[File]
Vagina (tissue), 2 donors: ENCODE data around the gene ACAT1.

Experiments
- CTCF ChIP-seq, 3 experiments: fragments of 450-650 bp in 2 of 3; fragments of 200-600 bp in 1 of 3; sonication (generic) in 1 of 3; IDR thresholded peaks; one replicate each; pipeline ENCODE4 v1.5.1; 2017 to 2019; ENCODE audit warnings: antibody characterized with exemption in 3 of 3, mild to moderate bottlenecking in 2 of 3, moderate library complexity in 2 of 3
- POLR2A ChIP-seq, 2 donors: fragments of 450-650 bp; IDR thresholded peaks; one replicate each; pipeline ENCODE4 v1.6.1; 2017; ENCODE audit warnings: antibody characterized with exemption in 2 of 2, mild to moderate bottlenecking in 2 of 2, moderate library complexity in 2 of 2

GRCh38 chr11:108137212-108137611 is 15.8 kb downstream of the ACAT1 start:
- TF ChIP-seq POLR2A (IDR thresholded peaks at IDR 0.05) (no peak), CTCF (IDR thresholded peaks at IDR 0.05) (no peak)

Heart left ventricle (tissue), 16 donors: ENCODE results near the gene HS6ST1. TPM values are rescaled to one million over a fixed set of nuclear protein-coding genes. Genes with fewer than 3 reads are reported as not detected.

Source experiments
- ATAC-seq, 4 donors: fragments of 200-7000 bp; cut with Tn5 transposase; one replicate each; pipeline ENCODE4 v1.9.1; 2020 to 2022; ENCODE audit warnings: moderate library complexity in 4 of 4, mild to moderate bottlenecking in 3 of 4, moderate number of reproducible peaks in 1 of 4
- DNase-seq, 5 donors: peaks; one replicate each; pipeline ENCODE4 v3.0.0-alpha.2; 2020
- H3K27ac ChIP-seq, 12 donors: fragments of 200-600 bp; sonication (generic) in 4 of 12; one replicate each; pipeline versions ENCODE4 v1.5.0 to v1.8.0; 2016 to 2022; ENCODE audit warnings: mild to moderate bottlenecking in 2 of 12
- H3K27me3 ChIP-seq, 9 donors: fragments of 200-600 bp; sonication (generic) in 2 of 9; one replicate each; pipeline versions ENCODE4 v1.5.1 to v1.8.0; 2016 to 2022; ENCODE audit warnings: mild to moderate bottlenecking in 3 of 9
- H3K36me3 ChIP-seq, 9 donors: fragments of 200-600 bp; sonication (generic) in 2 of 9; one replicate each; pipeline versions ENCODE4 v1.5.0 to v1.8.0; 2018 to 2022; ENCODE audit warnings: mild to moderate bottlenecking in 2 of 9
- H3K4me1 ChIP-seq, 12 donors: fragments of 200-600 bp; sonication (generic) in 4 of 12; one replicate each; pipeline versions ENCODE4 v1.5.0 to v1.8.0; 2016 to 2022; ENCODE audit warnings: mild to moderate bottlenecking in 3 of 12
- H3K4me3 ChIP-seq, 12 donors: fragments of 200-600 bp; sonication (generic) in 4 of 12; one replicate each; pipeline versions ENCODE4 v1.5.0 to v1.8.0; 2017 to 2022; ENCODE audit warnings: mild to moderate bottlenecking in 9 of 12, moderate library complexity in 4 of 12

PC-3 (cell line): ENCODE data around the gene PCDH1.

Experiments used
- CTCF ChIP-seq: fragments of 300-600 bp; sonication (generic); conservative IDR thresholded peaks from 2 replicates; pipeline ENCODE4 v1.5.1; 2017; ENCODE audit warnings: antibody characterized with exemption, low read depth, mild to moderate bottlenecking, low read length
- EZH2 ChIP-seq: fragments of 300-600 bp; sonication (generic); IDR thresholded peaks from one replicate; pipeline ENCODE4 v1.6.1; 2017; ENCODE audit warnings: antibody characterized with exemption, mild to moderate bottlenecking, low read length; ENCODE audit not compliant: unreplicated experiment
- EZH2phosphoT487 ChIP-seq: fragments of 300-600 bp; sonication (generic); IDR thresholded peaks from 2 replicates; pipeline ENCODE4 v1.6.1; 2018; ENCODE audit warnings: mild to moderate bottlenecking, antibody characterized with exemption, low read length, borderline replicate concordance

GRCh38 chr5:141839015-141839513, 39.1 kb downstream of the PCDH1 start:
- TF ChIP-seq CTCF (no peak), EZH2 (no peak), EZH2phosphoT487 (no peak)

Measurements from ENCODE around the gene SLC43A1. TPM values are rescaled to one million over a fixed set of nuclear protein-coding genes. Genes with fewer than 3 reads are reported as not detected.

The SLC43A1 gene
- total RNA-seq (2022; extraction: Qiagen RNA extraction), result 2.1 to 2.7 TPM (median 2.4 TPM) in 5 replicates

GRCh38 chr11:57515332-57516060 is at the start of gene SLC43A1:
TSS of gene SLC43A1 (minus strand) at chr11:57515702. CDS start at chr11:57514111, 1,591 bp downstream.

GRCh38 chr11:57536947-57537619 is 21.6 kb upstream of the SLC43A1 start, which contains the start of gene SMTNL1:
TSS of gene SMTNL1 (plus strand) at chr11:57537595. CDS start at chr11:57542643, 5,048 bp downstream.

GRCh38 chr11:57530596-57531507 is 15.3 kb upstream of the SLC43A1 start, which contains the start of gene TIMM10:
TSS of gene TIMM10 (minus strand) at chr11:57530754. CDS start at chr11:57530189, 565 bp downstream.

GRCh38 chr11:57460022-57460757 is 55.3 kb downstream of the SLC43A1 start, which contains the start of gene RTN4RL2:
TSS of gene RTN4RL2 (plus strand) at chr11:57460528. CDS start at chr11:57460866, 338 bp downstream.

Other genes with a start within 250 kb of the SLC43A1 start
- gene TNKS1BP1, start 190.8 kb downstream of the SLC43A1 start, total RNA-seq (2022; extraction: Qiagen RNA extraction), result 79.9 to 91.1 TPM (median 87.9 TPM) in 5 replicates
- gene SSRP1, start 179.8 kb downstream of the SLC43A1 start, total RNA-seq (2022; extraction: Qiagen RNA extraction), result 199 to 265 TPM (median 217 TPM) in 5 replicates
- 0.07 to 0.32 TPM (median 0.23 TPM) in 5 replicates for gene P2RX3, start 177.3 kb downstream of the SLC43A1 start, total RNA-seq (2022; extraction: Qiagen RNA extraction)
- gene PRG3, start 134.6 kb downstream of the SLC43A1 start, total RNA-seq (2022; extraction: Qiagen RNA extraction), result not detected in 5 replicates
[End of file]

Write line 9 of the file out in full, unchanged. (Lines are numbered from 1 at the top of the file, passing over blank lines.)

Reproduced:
- ATAC-seq, 4 donors: fragments of 200-7000 bp; cut with Tn5 transposase; one replicate each; pipeline ENCODE4 v1.9.1; 2020 to 2022; ENCODE audit warnings: moderate library complexity in 4 of 4, mild to moderate bottlenecking in 3 of 4, moderate number of reproducible peaks in 1 of 4